Insurance Journal examined industries experiencing changes and expansions during the past year. Here are the top 10 market sectors that just might deliver hot opportunities for agents and brokers in the property/casualty insurance industry in 2013.
“Consistent, positive reports on housing starts, permits, prices, new-home sales and builder confidence in recent months provide further confirmation that a gradual but steady housing recovery is underway across much of the nation,” according to David Crowe, chief economist for the National Association of Home Builders (NAHB).
Multifamily construction projects continued to be the bright light in the construction market. The multifamily sector has led the way in the recovery of the overall housing market and now stands at about 70 percent of the way back to a sustainable level, according to the NAHB.
“Last year was a banner year for the multifamily market, and our baseline forecast calls for further steady growth in the rate of multifamily production,” said Crowe. The NAHB is forecasting construction of 299,000 new multifamily residences in 2013.
Single-family housing is also making a comeback although at a much slower rate. In January, single-family housing starts listed at a 0.8 percent gain to 613,000 units, the strongest pace of single-family housing production since July 2008.
Regionally, combined single- and multifamily housing production gained 4.1 percent in the South and 16.7 percent in the West, but fell 35.3 percent in the Northeast and 50 percent in the Midwest in January.
The good news for agents and brokers working in the construction market is that the worst may be over.
“There’s no question that on the ground we are seeing an uptick in builder confidence as to what 2013 and 2014 are going to bring,” says George Dale of the Los Angeles office of Cove Programs, a managing general agency with a focus on U.S. homebuilders.
Dale describes builder confidence as moving from just “hanging on from a year and a half ago” to “cautiously optimistic” early in 2012 to feeling confident enough in improving market conditions “to bet in terms of buying insurance and staffing up” that 2013 and 2014 will be good years.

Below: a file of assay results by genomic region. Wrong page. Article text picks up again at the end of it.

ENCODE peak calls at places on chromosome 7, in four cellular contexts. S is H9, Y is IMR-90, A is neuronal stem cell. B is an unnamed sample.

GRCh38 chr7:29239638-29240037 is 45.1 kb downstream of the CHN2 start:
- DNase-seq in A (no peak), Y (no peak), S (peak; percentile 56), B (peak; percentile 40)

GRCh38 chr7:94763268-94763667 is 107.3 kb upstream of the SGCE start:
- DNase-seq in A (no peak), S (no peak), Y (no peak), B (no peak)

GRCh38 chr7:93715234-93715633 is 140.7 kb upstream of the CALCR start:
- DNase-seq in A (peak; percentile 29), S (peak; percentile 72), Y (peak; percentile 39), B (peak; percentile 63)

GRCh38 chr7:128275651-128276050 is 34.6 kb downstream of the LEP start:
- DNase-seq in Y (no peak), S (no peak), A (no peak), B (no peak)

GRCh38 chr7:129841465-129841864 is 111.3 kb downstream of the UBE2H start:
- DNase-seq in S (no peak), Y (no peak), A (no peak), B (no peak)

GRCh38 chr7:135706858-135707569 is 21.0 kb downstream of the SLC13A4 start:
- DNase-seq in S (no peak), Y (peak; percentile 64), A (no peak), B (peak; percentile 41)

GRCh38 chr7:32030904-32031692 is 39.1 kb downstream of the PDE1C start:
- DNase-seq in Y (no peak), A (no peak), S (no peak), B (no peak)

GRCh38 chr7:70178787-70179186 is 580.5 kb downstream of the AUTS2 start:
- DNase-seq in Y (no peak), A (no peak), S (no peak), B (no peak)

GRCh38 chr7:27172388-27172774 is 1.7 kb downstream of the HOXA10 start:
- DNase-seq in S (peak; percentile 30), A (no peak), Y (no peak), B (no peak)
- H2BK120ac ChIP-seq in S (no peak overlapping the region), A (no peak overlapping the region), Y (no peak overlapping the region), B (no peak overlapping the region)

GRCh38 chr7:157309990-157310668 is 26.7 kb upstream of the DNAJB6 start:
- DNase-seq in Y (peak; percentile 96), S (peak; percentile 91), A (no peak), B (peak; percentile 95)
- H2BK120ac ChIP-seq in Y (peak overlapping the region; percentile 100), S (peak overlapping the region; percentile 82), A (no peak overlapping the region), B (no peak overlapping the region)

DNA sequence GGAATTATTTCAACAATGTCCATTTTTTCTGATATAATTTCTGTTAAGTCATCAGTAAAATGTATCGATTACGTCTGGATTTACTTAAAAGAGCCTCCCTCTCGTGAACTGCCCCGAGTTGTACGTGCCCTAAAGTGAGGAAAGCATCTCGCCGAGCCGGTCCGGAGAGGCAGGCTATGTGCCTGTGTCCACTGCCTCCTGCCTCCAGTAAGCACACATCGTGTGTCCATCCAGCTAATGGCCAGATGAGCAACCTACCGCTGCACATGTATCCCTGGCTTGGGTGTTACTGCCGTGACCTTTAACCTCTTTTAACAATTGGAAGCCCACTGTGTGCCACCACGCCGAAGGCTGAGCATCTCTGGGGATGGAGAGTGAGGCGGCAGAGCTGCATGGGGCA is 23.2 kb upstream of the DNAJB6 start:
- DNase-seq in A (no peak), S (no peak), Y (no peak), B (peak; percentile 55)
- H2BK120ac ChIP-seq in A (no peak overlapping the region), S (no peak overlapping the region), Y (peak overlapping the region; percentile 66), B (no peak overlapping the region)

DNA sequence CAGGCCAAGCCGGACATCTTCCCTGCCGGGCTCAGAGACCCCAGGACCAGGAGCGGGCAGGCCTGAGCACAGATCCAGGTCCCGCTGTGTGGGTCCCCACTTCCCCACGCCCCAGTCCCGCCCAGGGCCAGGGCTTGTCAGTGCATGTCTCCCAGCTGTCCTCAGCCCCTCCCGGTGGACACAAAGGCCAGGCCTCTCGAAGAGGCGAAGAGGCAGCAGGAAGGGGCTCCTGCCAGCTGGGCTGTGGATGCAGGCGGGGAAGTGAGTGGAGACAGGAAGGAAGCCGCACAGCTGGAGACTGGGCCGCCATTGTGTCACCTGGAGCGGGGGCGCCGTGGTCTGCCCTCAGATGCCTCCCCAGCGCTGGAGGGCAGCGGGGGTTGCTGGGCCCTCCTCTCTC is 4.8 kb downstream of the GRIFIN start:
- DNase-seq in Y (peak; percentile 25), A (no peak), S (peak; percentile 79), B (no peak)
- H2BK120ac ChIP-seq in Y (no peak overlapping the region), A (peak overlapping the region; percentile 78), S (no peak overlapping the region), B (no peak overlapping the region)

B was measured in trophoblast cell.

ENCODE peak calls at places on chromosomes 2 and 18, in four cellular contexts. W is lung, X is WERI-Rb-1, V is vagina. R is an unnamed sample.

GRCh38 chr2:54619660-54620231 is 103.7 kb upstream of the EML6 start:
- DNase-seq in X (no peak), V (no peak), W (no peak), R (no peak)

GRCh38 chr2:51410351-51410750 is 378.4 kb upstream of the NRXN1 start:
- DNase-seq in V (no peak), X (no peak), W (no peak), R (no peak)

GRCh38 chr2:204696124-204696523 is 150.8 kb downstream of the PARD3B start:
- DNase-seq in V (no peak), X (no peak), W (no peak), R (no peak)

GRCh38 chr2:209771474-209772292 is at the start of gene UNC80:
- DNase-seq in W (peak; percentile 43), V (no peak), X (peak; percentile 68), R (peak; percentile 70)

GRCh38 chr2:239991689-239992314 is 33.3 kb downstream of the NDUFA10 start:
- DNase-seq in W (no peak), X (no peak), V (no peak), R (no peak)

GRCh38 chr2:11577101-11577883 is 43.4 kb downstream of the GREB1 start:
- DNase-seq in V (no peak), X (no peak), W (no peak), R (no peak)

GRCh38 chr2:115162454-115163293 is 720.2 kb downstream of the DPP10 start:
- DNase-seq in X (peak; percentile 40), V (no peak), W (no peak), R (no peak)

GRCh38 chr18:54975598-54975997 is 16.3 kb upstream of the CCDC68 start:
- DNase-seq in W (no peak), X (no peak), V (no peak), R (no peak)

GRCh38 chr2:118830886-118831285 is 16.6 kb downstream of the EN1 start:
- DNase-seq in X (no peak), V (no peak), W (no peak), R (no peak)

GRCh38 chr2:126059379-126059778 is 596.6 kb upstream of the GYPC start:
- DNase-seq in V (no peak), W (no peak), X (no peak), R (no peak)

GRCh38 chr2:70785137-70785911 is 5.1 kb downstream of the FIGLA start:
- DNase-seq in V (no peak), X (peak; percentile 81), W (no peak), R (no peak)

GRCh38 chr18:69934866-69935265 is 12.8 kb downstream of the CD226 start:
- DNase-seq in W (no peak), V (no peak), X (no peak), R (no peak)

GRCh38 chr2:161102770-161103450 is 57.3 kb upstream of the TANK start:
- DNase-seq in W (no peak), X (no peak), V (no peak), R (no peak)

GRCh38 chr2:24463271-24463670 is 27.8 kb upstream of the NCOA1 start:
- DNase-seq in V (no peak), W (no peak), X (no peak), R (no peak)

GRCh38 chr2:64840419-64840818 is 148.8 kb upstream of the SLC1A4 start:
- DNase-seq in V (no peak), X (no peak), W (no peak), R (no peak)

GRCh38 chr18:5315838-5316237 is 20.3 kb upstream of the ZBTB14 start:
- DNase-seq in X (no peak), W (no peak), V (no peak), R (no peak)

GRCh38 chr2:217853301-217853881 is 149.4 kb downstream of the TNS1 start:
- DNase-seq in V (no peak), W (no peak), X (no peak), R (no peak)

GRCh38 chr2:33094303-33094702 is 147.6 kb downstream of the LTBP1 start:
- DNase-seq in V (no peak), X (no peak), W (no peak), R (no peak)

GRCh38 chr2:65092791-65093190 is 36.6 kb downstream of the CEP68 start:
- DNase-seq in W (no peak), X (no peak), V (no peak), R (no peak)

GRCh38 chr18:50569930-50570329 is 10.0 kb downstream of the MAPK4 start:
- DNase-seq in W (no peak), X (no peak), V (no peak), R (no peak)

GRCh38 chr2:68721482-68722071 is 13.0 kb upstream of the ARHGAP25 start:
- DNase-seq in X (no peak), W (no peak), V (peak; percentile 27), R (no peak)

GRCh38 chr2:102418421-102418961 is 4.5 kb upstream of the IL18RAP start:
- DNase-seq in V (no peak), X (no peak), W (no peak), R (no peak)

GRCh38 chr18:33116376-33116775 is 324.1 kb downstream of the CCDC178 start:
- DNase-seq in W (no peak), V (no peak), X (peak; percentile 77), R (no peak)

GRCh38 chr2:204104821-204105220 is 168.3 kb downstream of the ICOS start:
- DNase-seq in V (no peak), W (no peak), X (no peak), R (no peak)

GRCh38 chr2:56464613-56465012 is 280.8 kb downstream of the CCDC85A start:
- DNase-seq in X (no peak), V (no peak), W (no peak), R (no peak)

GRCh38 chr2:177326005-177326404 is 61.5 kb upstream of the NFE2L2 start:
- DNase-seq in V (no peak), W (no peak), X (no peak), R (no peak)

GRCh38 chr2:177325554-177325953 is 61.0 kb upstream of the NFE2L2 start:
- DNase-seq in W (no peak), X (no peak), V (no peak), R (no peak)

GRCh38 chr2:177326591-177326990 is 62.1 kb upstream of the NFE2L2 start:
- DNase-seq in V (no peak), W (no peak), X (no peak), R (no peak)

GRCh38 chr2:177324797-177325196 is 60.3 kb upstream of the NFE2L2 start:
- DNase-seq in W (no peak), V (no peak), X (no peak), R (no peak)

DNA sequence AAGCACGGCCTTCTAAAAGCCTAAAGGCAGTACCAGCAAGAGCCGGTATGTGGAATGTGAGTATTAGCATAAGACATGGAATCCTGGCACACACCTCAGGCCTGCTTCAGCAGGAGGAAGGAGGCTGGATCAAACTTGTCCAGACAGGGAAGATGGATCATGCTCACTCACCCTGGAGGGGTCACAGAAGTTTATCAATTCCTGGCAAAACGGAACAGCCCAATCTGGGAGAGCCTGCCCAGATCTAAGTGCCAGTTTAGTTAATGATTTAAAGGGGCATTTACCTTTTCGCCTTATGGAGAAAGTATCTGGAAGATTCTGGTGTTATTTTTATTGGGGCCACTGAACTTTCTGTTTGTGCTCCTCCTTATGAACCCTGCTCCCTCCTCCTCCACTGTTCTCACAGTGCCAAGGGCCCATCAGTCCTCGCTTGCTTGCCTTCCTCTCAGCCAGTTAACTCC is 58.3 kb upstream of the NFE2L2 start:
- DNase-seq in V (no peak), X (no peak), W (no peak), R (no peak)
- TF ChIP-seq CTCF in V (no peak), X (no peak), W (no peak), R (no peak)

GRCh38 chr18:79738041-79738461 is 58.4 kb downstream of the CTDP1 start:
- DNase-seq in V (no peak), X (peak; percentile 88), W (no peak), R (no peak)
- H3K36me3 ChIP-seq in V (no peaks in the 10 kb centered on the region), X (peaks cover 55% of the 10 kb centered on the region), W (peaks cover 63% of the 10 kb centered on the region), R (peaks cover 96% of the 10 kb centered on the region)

Even in today’s global, outsourced economy, the U.S. manufacturing industry is still big business.
Taken alone, manufacturing in the United States would be the 10th largest economy in the world, according to the National Association of Manufacturers (NAM).
The U.S. manufacturing industry generated $1.8 trillion worth of value, or 12.2 percent of the U.S. gross domestic product, and supports an estimated 17.2 million jobs, or about one in six private-sector jobs. And it continues to grow.
“Some sectors, such as electronics, computers, and related hardware, expanded at a very fast clip. Others lost ground to changing tastes and technology (think typewriters and payphones). In the 20 years ending in 2011, manufacturing output increased more than 55 percent,” NAM said in its “2012 Facts About Manufacturing” report.
The United States produces the most goods and services overall as measured by GDP, and is far ahead of second-place China, according to the report.
Nearly three out of four leaders within the manufacturing industry have either expanded their product or service offerings in the past year, or plan to expand them in the coming year, according to a recent IndustryEdge survey of 200 professionals in the manufacturing industry conducted by Travelers.
2012 was a record year for manufacturing revenues, and the survey reinforces the view that expectations for 2013 are positive.
“All of this growth presents tremendous opportunities – and a host of new hazards throughout the complex, interconnected global supply chain,” said Jim Mandes, manufacturing industry manager, Travelers Commercial Accounts. “Hazards may include less skilled workers, fewer suppliers to choose from and an increased potential for business interruptions.”
The survey also found that finding and hiring qualified employees is a concern for manufacturers. In the past year, 88 percent of surveyed decision makers in the manufacturing industry either hired new employees or made plans to hire in the next year.
The Affordable Care Act in 2010 has pushed the healthcare industry into overdrive in a rush to meet new regulations under its guidelines. Healthcare initiatives known as accountable care organizations, or ACOs, are a major component of the new healthcare reform.
There are many factors and risks to consider when establishing and running ACOs. ACOs, which often consist of groups of physicians that practice different areas of medicine and can need insurance tailored to their individual specialty. Such scenarios make for a more complicated and expensive insurance policy when medical specialties combine into one entity, the experts say.